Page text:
Everyone has a “sense of the Divine” (sensus divinatis)–we all have a natural inclination that God (or at least something beyond us) exists. Our daily Bible reading is a search for that God and a deeper relationship with him.  As we enter that search, we find that we have these inclinations about God and God’s nature, our nature, and what God should expect of us and what we should expect from God. These inclinations become presuppositions (the “baggage” or personal convictions we bring to Bible study). Our Bible reading is often in competition with these presuppositions or what we think God should be. These presuppositions influence our reading of the Text and our conclusions from the Text. If our thinking has been shaped by a healthy church life and teaching, then we will be well on our way to better Bible reading and a greater relationship with God. Those parts of our thinking that are shaped by sin, secularism, and our notion of what we think God should be will distort the Text between our eyes and our brains so that we can refuse what God has said. 
These presuppositions or inclinations or feelings have to be subjected to God’s Word. Our thoughts about God have to be subjected to Gods Word because we need a revelation from God (the inspired Word-2 Tim. 3:16) if we are going to know anything about God. Furthermore, we must rely on Gods Word to shape our thinking because Scripture comes from God rather than our thinking or reasoning.  Our thinking is always shaped by influences from our world, the sin in our world, the sin in us, our community, our church, our lack of church, and our own natural limitations. Eastern mystical religions, religious forms of yoga and meditation, and forms of modern paganism ask their adherents to look inward for religious truth and meaning. Even if ones innermost truest truth is discovered, it will be found to be corrupt in comparison to God’s perfect holiness, unfulfilling compared to the perfect satisfaction only God can offer, and ultimately away from God the source of life.  God’s Word is the objective standard because it is that unchanging beacon God has set in a sea of relativity so that we may be confident in Him and His will for us.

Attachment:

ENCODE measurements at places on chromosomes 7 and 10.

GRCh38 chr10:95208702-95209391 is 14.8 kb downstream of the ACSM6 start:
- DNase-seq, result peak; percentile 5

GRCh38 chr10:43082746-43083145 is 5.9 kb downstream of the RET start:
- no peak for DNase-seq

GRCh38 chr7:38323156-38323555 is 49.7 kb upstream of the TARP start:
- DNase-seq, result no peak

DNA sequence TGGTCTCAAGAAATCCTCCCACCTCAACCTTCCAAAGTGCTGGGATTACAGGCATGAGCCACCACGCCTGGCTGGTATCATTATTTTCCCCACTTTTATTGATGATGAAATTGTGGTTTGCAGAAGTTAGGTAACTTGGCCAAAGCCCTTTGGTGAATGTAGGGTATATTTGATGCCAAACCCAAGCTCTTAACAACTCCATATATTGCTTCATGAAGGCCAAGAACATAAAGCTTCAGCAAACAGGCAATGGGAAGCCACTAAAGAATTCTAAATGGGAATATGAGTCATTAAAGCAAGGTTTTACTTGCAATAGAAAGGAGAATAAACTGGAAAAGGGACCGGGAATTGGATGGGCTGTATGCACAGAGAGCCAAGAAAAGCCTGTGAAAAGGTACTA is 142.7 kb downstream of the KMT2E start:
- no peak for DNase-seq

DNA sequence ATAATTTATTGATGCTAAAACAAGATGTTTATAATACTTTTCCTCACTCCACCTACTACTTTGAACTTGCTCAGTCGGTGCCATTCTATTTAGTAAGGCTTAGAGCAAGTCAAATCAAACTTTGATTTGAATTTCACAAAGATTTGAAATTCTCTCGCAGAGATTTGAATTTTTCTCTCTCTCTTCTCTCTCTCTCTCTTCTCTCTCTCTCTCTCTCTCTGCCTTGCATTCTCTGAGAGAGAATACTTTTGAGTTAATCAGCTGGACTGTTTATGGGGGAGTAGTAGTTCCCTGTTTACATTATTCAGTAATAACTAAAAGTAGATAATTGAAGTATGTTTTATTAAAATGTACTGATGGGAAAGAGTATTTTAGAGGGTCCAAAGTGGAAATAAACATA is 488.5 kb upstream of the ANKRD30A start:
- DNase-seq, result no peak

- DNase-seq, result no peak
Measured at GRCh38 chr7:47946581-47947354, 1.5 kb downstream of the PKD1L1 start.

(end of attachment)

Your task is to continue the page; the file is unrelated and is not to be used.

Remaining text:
When we recognize our need for Scritpure as the only way we can know God and the only objective and unchanging source of knowledge about God, we will be able to appropriately approach Scripture and the God who gave it.

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